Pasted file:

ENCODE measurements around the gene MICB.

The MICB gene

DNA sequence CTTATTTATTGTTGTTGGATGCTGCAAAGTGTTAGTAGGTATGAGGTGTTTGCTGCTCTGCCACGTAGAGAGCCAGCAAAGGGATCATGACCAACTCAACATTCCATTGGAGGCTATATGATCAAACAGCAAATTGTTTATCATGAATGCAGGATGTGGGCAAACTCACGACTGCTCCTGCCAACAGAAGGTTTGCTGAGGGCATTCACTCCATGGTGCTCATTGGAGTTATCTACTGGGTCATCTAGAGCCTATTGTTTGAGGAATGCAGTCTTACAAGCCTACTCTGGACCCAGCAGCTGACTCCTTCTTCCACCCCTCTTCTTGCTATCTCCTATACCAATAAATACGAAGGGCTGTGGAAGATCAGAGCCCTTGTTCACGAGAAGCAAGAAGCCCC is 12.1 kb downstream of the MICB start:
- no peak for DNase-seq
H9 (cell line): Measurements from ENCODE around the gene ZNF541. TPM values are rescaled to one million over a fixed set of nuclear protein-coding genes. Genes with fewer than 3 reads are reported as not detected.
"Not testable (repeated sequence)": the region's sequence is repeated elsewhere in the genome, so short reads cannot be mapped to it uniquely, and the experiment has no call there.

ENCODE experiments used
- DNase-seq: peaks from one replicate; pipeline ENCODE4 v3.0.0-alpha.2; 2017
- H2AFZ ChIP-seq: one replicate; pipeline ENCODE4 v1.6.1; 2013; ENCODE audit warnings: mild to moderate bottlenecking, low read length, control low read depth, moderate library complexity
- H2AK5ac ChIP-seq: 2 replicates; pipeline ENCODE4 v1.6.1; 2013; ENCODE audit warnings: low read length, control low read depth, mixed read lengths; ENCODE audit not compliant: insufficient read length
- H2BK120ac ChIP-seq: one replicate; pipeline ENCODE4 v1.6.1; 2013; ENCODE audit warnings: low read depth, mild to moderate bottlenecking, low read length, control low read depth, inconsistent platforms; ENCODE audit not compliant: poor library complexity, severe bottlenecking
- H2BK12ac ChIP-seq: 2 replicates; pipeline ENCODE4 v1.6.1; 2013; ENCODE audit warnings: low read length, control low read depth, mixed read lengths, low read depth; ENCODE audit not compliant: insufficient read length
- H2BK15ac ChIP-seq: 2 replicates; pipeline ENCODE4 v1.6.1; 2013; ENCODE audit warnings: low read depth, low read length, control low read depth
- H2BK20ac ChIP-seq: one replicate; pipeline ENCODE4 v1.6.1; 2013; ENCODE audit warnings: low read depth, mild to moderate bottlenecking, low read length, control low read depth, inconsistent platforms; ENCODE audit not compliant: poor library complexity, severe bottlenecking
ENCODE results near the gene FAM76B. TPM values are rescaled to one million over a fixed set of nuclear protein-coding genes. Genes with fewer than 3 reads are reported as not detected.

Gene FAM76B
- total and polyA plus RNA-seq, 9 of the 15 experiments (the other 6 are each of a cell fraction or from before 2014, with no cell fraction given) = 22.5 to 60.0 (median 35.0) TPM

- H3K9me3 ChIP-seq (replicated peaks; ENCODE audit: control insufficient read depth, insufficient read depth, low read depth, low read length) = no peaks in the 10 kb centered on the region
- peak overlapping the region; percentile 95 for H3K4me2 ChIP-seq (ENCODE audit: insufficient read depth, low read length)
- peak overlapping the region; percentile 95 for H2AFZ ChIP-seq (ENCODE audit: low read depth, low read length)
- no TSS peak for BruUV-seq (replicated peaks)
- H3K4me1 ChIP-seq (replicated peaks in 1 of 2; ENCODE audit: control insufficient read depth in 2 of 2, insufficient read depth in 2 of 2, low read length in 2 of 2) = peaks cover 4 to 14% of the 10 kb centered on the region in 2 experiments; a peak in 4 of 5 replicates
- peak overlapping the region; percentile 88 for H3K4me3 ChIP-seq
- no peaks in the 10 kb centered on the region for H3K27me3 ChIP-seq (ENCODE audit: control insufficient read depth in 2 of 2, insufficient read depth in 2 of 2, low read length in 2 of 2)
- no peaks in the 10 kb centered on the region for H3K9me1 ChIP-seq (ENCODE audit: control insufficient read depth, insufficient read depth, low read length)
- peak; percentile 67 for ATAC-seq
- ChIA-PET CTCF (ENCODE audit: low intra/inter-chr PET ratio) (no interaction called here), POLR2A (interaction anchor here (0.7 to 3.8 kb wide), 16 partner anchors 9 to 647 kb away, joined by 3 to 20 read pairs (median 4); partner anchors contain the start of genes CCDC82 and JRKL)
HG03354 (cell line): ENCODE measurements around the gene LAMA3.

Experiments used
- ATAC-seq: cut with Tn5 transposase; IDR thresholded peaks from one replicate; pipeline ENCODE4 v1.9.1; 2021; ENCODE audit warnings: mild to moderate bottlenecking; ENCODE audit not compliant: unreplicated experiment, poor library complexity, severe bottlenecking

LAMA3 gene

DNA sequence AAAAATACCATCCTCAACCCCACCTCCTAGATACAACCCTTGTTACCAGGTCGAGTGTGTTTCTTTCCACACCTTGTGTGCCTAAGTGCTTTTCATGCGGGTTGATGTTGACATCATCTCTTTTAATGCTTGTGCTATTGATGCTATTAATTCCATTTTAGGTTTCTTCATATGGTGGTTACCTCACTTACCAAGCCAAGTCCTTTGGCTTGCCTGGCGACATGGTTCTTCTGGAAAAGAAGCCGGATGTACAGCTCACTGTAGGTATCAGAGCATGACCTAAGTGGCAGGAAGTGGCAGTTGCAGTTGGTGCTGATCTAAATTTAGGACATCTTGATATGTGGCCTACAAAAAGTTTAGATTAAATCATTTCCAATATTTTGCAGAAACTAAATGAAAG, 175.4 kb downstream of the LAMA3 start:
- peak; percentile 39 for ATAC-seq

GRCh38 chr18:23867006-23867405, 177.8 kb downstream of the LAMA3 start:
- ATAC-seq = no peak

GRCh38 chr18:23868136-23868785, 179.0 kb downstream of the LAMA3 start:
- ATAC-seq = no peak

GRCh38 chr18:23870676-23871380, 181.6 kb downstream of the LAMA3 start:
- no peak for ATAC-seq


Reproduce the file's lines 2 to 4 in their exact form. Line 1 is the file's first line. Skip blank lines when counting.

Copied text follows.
The MICB gene

DNA sequence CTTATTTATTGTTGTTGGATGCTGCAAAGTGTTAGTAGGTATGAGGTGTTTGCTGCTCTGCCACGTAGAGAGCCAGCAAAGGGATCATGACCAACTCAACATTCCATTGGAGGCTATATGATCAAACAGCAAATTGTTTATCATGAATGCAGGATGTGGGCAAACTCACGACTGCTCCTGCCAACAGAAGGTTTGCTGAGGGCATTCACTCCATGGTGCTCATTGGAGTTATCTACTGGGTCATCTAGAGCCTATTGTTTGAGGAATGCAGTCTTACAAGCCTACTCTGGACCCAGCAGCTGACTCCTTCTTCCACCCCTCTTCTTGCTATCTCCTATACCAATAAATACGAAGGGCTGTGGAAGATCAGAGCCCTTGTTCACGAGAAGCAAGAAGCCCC is 12.1 kb downstream of the MICB start:
- no peak for DNase-seq